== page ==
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Eye Exam: Printmaker’s Delight

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Carol Wax, "Writer's Blocks," mezzotint

By Steven Wirth

If you happen to be curious about the current state of affairs in the wide world of printmaking then look no further than the forthcoming Southern Graphics Council’s annual conference hosted by Columbia College and Anchor Graphics from March 25–29. Established in 1972, the Southern Graphics Council, or SGC as it is commonly called, is the largest print organization in North America, and each year its annual conference is the largest celebration of printmaking of its kind.

The conference itself means many different things to many different people:there are those in the academic community that see it as an opportunity to get away from the print shop and catch up with old friends; the open portfolio sessions are popular with younger artists interested in showing off new work and catching the eye of prospective graduate schools; and the myriad exhibitions and panel discussions attract the focus of many outside of the printmaking community seeking to bask in one of the more homogenized spectacles of visual culture (this year’s keynote speakers include Kathan Brown, Enrique Chagoya, Anne Coffin and Jane Hammond, and each evening abounds with gallery openings throughout the city).

For my own part, I have always embraced SGC as an opportunity to compare and contrast the rich historical implications of the multiple with printmaking’s increasingly influential position in contemporary art and culture (which is to say that there is a lot of large talk out there about the “democracy of prints”: prints do this and prints do that—it is always nice to push past the hyperbole and see some prints in action). Printmakers have a reputation for being overly technical and slightly old fashioned in their preference for process over concept, but the trend in recent years has been to sully these misrepresentations through conference themes that greatly extend the theoretical reach and cultural import of the medium. This year the conference activities will centralize around the theme “Global Implications,” and given the current state of world affairs (as well as the very palpable fear and uncertainty currently lodged in the heart of our country), should offer a pointed examination of printmaking’s alleged flexibility and relevance in the face of an ever-evolving world.

Michael Barnes, "MArsenal II," lithograph

Michael Barnes, "Malignant Arsenal II," lithograph

The conference’s events and panels are centralized around Columbia College (see here for details), but many, many free exhibitions dedicated to prints have filled the city. Here are some of the highlights:

The International Print Center New York juries an exhibition four times a year in Chicago. The Winter session includes over fifty prints at the conference’s ground zero, Columbia College Exhibition Space, 1006 S. Michigan Ave., through March 31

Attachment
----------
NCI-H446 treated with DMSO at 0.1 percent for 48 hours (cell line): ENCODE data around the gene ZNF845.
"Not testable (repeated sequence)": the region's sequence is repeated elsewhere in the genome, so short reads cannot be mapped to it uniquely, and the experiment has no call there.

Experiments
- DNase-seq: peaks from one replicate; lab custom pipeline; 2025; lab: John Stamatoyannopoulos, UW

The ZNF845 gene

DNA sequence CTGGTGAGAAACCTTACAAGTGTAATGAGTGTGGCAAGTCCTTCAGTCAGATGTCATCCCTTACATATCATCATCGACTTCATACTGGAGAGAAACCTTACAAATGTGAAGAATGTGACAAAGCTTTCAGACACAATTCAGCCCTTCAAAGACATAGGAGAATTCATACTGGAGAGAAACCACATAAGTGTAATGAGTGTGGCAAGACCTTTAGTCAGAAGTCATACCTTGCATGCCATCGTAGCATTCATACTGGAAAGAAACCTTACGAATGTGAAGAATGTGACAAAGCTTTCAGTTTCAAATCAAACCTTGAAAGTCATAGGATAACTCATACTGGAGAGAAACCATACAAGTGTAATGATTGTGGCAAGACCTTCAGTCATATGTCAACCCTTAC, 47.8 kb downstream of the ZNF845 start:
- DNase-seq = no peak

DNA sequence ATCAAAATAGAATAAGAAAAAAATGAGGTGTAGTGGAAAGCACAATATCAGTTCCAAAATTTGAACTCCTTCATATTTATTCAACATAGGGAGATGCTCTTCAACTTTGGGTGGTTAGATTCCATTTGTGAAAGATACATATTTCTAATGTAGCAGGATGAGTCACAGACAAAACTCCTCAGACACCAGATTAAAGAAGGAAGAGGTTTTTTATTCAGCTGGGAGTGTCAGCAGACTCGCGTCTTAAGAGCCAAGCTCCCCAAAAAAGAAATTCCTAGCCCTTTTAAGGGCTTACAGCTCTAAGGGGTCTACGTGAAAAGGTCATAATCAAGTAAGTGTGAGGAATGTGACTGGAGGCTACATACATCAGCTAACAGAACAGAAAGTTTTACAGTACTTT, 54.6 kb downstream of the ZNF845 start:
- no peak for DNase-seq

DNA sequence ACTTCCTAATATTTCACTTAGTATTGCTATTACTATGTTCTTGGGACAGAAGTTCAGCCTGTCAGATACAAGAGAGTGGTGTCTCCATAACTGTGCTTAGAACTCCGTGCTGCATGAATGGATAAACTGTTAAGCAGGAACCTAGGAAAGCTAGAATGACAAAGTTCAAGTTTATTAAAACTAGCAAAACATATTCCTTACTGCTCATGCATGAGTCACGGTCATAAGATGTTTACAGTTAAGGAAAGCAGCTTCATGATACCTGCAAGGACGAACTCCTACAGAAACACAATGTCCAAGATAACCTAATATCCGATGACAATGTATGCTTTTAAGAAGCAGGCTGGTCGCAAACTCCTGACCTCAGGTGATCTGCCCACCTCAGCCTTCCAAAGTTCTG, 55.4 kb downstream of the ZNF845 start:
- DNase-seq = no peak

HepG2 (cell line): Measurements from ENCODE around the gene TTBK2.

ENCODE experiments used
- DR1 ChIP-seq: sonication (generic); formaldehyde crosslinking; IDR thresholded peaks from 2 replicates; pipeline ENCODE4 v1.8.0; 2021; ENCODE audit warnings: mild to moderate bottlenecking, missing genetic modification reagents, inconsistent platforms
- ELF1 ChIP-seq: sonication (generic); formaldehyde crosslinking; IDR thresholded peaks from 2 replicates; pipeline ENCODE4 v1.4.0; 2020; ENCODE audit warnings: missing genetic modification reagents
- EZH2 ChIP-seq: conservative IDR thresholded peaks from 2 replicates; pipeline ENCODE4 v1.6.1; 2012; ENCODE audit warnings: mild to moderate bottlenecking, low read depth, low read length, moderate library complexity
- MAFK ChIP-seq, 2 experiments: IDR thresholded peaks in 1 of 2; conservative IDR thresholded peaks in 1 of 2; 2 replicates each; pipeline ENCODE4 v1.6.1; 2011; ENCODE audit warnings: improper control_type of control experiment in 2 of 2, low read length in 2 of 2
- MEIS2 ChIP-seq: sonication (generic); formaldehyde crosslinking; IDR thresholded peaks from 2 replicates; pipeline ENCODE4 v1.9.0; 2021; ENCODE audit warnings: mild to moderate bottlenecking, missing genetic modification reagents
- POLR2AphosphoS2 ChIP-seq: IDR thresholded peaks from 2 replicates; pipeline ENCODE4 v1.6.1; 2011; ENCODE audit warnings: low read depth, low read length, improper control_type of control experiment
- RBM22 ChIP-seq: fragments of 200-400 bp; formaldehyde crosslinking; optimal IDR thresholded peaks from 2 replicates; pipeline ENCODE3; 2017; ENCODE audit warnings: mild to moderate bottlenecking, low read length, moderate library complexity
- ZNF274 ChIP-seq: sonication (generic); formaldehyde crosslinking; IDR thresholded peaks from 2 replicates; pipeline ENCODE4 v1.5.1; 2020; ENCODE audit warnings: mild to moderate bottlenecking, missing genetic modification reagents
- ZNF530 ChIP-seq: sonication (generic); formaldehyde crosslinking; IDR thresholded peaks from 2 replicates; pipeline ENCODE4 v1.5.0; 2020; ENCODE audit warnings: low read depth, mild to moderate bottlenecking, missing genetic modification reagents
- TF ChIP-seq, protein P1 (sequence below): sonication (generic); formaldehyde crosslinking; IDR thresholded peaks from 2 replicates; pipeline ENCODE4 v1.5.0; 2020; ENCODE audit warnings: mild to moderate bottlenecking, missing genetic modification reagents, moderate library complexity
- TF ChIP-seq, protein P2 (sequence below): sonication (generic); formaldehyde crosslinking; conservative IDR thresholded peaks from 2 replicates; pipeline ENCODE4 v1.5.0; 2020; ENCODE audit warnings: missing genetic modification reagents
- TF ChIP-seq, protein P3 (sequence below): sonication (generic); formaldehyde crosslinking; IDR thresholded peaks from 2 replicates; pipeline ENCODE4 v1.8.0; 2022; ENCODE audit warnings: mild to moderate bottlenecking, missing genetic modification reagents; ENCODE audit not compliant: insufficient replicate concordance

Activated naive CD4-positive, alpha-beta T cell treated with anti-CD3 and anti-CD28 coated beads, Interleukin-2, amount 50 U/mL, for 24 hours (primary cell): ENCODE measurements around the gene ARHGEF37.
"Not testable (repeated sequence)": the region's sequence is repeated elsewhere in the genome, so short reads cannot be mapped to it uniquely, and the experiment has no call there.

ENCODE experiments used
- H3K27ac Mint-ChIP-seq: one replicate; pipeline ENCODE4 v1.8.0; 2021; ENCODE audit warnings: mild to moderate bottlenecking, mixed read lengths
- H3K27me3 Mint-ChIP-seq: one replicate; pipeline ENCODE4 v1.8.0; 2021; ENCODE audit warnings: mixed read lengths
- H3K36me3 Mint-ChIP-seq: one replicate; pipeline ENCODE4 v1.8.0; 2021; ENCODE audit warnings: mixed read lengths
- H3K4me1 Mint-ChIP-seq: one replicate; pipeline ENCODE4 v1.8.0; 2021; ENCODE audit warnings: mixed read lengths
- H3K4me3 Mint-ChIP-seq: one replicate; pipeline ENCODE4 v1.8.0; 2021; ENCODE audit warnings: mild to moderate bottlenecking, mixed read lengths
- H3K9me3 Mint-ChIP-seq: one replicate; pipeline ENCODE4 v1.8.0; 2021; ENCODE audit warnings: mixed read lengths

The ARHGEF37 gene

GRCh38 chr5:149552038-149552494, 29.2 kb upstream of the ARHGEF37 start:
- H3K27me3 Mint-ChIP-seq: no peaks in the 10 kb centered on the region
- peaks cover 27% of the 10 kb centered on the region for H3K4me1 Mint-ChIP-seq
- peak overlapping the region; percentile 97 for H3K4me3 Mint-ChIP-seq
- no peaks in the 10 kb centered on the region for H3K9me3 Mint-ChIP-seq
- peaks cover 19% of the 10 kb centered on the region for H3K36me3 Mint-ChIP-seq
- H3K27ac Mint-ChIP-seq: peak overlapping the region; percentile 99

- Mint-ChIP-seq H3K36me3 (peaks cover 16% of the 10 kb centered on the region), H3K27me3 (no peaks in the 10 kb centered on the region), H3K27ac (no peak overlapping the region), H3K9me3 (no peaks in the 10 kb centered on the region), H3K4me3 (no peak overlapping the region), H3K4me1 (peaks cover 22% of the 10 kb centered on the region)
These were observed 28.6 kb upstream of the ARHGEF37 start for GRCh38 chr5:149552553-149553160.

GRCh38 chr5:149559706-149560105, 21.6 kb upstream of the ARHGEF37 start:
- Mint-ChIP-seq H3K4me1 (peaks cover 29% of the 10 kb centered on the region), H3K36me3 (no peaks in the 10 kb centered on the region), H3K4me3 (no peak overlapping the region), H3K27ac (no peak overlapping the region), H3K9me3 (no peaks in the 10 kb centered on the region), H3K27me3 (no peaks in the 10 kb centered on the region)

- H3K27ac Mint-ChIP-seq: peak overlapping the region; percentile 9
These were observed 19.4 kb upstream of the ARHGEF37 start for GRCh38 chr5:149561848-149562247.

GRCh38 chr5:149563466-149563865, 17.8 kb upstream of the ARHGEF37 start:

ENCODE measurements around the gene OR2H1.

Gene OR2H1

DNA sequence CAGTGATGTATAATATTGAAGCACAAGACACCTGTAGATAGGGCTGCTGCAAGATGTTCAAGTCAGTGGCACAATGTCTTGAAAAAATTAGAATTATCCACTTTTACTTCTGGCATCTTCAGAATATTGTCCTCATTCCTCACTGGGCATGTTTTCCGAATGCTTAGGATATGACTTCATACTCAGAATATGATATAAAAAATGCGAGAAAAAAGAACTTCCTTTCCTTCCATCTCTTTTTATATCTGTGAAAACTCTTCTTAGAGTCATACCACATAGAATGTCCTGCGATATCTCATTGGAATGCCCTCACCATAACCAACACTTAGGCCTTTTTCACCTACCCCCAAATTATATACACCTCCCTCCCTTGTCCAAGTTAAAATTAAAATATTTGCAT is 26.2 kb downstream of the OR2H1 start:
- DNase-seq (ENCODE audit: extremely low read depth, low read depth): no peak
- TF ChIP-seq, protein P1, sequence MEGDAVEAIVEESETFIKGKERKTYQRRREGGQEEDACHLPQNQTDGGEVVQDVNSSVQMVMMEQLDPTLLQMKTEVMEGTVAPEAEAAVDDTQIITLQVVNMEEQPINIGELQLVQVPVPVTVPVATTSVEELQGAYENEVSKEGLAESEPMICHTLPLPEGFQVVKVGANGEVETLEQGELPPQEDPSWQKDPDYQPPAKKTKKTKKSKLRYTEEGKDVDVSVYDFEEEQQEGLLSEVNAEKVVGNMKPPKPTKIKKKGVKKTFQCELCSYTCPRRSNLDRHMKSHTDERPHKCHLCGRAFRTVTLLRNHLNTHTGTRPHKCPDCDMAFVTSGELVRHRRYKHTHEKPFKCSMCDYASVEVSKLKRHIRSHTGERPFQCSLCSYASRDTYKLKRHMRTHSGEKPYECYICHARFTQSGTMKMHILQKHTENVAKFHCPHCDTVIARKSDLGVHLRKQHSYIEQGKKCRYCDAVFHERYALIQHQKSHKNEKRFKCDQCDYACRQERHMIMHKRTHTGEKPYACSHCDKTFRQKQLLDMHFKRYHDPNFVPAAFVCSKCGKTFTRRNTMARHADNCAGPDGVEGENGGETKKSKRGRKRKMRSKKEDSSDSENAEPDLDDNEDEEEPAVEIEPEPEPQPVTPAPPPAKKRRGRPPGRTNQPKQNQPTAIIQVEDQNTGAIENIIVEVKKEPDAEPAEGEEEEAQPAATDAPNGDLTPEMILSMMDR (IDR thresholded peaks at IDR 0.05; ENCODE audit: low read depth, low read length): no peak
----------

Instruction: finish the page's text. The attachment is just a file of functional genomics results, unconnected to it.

The University of Wisconsin’s art department, Fresh Hot Press, publishes small-edition prints with visiting artists. The focus of the of this four-person alumni selection is tactility, from scratch-and-sniff and blind embossing to 840 layers of ink—and one of the perks of printmaking is its affordability. Through March 28 at Western Exhibitions, 119 N. Peoria St.

MaxMultiple” is a treasure trove of an exhibition with more than 100 prints and small edition objects by some of Chicago’s rising stars: Cody Hudson, New Catalogue, Jessie Mott, the Franks, and tons more. Through April 1 at Devening Projects + Editions, 3039 W. Carroll Ave.

Flatfile Galleries closes its doors with this final exhibition dedicated to printmaking. “Paper/Ink/Press” runs through March 27 at 217 N. Carpenter St.

Without You I am Nothing: Cultural Democracy from Providence and Chicago” embodies how prints have traditionally been a user-friendly medium, passing through hands and pasted on walls to disseminate information. Opens March 27 at Green Lantern Gallery, 1511 N. Milwaukee Ave, second floor

Sandow Birk and Nicola Lopez show large woodcuts depicting a contemporary take on the tragedies of war. Through March 31 at the Rymer Gallery, School of the Art Institute of Chicago, 280 S. Columbus Dr.

Becoming Edvard Munch” highlights the Expressionist’s life-long love affair with printmaking, and its relation to his paintings. Through April 26 at the Art Institute of Chicago, 111 S. Michigan Ave.

“The Ceramic Print” showcases innovative printmaking techniques on ceramic sculpture. Through March 30 at Lillstreet Art Center and Hummingbird Press, 4401 N. Ravenswood Ave.

Ce n’ est pas un spectacle de caractères” is a print group show including Chris Uphues, Karen Savage, Teresa Mucha James, and many more. Through March 28 at Packer Schopf Gallery, 942 W. Lake St.

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